It is understandable that believers used to assume that it is in the hands of God to spare them or forgive a sin. What do people believe in today?

Let us come back to the natural sciences. Today we experience the world and especially the environment and nature as controllable. Basically, people today have largely subjugated nature and exploited it. Consequently, the conservation of nature, environmental justice and climate protection are the dominant topics. This means that the addressees of the appeal to avert feared disasters are in fact the people, the societies, the governments themselves. Just think of the climate activists with their great hero Greta Thunberg. This is the impulse that moves people today.

So is Greta Thunberg a kind of saint of the new age?

You could almost think so looking at the media and seeing how many followers she has.

If you are religious, one question comes to mind: How can God tolerate something like Corona? How can the Almighty allow humanity to suffer like this?

That is the theodicy question. It first came up after the devastating earthquake in Lisbon in 1755, which almost completely destroyed the city and caused countless deaths. How can a just, benevolent and almighty God allow such a thing? In his biting satire “Candide” Voltaire responded by criticising Gottfried Wilhelm Leibniz, who had developed the theology-friendly theory that our world was the best of all possible worlds, I. In the end, however, the Christian religion had to deal with the burning theodicy question.

With what result?

The result of the debate was usually either rejection of religion, church and faith or the courage – one could also say the presumptiveness – to endure such tensions: the idea of a just and benevolent God on the one hand, but who on the other hand evades any human understanding by allowing such catastrophes to happen.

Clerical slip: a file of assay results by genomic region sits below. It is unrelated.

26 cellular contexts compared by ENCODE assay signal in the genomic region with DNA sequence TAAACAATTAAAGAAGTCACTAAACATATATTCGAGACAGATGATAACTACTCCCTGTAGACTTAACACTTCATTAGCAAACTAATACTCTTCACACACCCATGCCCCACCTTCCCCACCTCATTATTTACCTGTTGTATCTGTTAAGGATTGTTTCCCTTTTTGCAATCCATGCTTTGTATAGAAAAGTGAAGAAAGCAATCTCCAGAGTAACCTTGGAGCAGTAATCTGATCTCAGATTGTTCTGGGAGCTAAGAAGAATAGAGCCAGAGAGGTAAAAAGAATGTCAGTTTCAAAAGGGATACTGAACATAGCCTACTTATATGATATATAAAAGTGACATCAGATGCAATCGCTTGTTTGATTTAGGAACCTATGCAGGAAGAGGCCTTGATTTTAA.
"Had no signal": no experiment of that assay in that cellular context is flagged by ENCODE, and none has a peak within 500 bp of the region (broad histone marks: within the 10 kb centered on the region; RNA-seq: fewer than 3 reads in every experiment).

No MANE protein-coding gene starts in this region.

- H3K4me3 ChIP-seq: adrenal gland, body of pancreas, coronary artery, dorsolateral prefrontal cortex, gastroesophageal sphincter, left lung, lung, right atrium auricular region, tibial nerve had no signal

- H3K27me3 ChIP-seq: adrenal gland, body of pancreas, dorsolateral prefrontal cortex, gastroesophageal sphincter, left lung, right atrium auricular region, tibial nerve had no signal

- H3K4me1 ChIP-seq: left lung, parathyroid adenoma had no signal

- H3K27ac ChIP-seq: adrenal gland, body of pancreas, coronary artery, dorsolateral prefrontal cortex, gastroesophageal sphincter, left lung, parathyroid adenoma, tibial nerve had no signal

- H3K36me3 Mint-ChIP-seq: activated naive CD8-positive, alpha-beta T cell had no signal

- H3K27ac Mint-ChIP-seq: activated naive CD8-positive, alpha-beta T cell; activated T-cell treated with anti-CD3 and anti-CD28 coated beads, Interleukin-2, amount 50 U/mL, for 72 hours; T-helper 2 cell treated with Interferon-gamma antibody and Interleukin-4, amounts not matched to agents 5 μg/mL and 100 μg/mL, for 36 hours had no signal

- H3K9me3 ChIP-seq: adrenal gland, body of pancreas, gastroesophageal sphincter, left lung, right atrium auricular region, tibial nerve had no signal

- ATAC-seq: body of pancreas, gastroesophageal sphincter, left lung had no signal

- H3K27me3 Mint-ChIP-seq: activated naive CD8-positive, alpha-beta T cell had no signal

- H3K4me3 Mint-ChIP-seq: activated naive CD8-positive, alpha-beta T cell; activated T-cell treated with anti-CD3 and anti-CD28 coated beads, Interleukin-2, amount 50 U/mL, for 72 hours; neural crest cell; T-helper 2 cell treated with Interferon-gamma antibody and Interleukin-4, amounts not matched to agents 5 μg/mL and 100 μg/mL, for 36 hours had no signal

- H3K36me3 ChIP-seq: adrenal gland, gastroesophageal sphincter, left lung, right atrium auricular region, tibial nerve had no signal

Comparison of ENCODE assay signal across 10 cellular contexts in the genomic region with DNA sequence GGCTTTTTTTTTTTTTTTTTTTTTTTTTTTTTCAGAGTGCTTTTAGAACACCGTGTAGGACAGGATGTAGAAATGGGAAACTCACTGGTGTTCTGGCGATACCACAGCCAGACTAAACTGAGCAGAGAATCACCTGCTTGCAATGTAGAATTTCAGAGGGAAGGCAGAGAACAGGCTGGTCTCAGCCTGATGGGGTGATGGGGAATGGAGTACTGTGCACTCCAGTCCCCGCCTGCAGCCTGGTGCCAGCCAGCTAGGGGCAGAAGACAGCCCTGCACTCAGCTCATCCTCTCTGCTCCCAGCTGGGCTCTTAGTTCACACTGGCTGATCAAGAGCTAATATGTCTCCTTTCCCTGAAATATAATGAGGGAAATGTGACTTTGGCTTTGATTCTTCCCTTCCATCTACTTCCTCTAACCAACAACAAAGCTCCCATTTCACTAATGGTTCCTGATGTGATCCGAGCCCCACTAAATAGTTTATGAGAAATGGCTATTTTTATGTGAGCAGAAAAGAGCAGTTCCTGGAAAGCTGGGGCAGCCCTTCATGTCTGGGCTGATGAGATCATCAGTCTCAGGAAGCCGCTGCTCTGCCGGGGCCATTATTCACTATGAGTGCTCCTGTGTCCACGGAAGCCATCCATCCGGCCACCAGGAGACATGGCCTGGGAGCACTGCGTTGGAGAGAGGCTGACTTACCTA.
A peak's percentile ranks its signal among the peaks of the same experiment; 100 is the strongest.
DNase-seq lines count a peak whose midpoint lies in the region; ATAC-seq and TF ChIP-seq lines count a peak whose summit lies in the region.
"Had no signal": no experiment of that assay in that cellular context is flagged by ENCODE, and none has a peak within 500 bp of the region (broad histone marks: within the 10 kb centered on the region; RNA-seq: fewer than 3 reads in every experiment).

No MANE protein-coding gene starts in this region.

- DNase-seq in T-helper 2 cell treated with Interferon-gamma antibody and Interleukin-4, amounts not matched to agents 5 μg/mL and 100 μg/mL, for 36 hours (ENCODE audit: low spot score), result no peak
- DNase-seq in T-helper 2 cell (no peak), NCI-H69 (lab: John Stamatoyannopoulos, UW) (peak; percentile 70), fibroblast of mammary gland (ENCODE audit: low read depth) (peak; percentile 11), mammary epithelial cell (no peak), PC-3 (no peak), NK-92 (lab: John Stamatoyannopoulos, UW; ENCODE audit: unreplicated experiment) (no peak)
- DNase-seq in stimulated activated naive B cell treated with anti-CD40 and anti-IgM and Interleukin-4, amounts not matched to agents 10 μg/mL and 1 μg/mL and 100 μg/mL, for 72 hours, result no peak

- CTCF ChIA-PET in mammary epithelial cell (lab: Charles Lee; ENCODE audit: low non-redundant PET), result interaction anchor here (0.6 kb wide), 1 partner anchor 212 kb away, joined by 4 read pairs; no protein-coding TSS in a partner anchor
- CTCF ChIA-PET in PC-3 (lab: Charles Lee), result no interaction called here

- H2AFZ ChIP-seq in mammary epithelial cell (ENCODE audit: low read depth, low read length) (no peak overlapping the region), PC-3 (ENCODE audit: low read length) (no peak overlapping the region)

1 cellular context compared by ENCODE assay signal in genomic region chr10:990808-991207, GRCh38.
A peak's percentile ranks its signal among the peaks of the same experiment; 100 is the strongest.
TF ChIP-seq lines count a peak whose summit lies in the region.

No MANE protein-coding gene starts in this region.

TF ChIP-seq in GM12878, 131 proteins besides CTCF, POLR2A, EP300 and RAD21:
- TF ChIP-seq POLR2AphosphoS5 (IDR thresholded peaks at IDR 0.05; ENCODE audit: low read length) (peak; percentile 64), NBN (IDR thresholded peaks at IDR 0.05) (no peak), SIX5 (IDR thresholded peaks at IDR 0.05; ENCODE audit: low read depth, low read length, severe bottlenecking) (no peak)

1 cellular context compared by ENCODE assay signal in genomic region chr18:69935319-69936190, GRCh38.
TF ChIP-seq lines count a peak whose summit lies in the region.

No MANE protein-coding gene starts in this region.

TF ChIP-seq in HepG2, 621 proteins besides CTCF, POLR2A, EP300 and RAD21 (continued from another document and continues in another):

Religious people are considered to be more resilient in crises. Why is that?

Well, you could see religion as a coordinate system which is an expression of community, even if you can no longer practice this community as has happened in these past months. And that gives orientation for religious people, and support, which they do not have to generate themselves. Another perspective would be: religion calls for not giving power to the destructive factors over one’s own life, or over the lives of other people. This could be an explanation for the fact that religious people seem to be somewhat more resilient.

Are modern, less religious societies more prone to symptoms, sensations and even hysteria of crisis because they lack faith?

That is difficult to answer. But one could speculate that a loss of orientation, an inability to articulate our thoughts, occurs more quickly when people do not feel at home within a certain system of coordinates, be it religion or some other framework of meaning.

You said at the beginning that after the great plague wave it was important to purify oneself spiritually, for example by erecting plague columns or making pilgrimages. Which role do rituals play today? Many religious people have just been cut off from practising their rituals.

Rituals offer fixed external forms and a fixed specific language, which people can turn to when they have become disoriented, when they have become unable to articulate their thoughts. In this respect, rituals offer a certain framework for coping with critical situations. I think they still offer that today. After all, thanks to the new media, rituals can be transported into one’s own living room, into one’s own seclusion, even in times of crisis.

These rituals are actually called prayer, right?

They are called prayer, congregational singing, paying respects to the deceased at a funeral, and generally communicating comfort and hope.

These are always community experiences that are important.

Essentially the basis for this is the community experience, yes.

Asking whether you can learn from history, historians always say: No, you can’t. Because every story is different and history does not repeat itself. But can we learn from history about how to deal with the current Corona crisis?

We can certainly learn that societies are always vulnerable and that you cannot plan for the future. We could also learn that people need a reliable government oriented towards the common good and a personal ethical education. Because both are necessary to maintain solidarity in society, to recognise injustice, to ensure humane behaviour in times of crisis.

But this is exactly what has often been done very, very badly in the past.

Then it would be a good conclusion to learn from the mistakes of the past.


Translation from German to English: Sofie Sonnenstatter, Leibniz Institute of European History in Mainz.